Research Note by Tudor Rickards
The concept of a platform of understanding can make a contribution to reflective analysis of leadership decisions and dilemmas. We examine the discussion through a case example within a radio call-in programme mediated by Victoria Derbyshire
This research note is primarily a technical one for leadership students, although I hope it may be of interest to a broader audience interested in social influence processes.
Making sense of business stories
Students studying the text-book Dilemmas of Leadership are encouraged to make sense of business stories and discussions. One of the approaches involves identifying belief systems which are described as platforms of understanding.
An example illustrating the Platform of Understanding concept
Recently [April 27th, 2012] I was trying to understand an argument being put forward in a broadcast discussion about the current industrial dispute in the UK between tanker drivers and their employers. The discussion took place in a BBC Five live radio programme which included texts, emails and and calls from listeners.
“Making your point” suggests a personal Platform of Understanding
Call-in programmes often encourage callers to “make your point”. A “point” may be examined as an expression of a personal set of beliefs and assertions. In the programme, the callers provided two opposing platforms of understanding.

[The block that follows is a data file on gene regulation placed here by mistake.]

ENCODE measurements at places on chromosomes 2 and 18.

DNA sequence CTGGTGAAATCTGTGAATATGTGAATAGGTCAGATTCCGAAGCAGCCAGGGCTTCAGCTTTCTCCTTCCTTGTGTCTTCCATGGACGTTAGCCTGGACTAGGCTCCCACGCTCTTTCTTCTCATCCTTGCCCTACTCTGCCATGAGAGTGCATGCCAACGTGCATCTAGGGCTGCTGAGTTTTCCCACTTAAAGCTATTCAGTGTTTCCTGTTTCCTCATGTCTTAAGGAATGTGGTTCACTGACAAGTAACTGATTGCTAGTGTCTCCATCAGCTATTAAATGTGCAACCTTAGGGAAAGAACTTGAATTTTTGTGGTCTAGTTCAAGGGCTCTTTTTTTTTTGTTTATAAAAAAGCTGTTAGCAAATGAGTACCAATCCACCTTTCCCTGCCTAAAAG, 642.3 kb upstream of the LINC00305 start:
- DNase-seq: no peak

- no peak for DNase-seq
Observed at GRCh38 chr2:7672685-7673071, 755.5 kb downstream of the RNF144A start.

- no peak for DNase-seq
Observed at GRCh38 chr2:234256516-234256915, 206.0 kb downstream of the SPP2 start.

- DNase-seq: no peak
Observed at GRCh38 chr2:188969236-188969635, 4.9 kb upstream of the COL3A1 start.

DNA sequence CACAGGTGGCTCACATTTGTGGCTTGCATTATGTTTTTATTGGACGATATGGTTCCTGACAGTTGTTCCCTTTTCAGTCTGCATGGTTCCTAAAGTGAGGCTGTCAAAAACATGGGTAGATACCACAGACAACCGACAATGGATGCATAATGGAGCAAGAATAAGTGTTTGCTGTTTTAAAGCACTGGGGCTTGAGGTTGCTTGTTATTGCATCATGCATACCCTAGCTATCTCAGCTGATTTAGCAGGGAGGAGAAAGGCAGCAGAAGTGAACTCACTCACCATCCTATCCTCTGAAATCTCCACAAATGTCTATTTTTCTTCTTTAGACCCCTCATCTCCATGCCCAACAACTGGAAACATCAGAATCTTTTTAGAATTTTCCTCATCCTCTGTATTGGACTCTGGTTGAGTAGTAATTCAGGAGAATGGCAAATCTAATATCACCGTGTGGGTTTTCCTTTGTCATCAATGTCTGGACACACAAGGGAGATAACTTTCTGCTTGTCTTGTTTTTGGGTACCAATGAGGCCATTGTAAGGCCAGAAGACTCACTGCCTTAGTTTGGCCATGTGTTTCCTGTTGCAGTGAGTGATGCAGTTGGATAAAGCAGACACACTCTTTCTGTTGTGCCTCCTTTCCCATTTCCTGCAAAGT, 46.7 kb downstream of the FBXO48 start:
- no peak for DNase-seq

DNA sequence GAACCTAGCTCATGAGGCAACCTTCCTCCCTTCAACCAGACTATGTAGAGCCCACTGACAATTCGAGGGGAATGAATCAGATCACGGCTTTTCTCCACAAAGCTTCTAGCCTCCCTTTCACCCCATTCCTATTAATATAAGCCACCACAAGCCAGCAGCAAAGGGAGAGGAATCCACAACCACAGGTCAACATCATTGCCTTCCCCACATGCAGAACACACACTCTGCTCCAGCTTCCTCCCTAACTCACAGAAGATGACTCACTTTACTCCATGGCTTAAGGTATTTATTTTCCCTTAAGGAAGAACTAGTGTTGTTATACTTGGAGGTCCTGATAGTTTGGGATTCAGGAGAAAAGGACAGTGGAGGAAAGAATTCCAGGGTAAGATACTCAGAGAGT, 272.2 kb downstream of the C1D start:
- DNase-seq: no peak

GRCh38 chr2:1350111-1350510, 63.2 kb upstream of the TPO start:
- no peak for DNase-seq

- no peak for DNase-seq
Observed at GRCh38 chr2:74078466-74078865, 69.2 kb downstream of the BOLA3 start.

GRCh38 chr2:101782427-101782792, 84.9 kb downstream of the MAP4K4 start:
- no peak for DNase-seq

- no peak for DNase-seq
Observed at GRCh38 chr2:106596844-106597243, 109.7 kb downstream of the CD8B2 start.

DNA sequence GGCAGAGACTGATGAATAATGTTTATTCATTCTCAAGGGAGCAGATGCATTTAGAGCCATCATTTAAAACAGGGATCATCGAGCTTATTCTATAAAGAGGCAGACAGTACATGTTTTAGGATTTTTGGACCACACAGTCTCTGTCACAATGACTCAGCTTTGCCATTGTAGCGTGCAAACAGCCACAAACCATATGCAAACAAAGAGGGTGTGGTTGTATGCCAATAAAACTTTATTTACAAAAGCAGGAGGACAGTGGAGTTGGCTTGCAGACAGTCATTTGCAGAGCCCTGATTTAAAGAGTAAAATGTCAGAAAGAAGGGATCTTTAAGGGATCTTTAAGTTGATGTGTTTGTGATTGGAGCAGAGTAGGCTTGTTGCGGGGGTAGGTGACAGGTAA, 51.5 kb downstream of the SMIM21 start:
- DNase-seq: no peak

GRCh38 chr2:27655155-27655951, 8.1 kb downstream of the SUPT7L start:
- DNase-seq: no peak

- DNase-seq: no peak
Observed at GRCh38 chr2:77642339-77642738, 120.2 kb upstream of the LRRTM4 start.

One view was various variations of the same basic “point” that the tanker drivers were entitled to strike. The opposing view rejected the first perspective. Variations arose from different understanding of the “why” of the potential strike.
The advocates of the opposing POUs had no way of engaging with those of the opposing perspective, nor ways of influencing them to their point of view. The discussion (when left unmediated) was going nowhere.
How dilemmas may be suggested by studying opposing beliefs
In this case, the opposing perspectives may be seen as something along the lines of
 “rights of workers” (a platform of understanding)
 “social/economic perils of conceding to the claims of the worker’s demands” (opposing platform of understanding).
A skilled presenter is able to encourage the discussion beyond what would otherwise be irreconcilable positions (although sometimes there may be a conscious choice to “let the people speak” and demonstrate the lack of a simple solution to the dilemma). This has been described as a form of creative and facilitative leadership.
The presenter, Victoria Derbyshire, was able to clarify factually incorrect aspects of assertions being made, and help move to a discussion of the broader dilemmas of workers’ rights and economic well-being, without reducing the discussion to right-wrong point scoring.
More speculative “map-making”
I have outlined a few general points which show how looking for platforms of understanding helps in making sense of arguments and disputes. These ideas may be extended to more speculative ideas which are my own particular musings and map-making from the case example.
There is much to be gained for examining platforms of understanding. The process reveals how two platforms of understanding may construct a shared platform of misunderstanding It also shows how over-rigid adherence to personal platforms of understanding reinforces difficulties in dealing with the dilemmas which are in partly socially constructed from such rigidities. Finally it increases the claims that dilemmas can be helpfully addressed through creative leadership.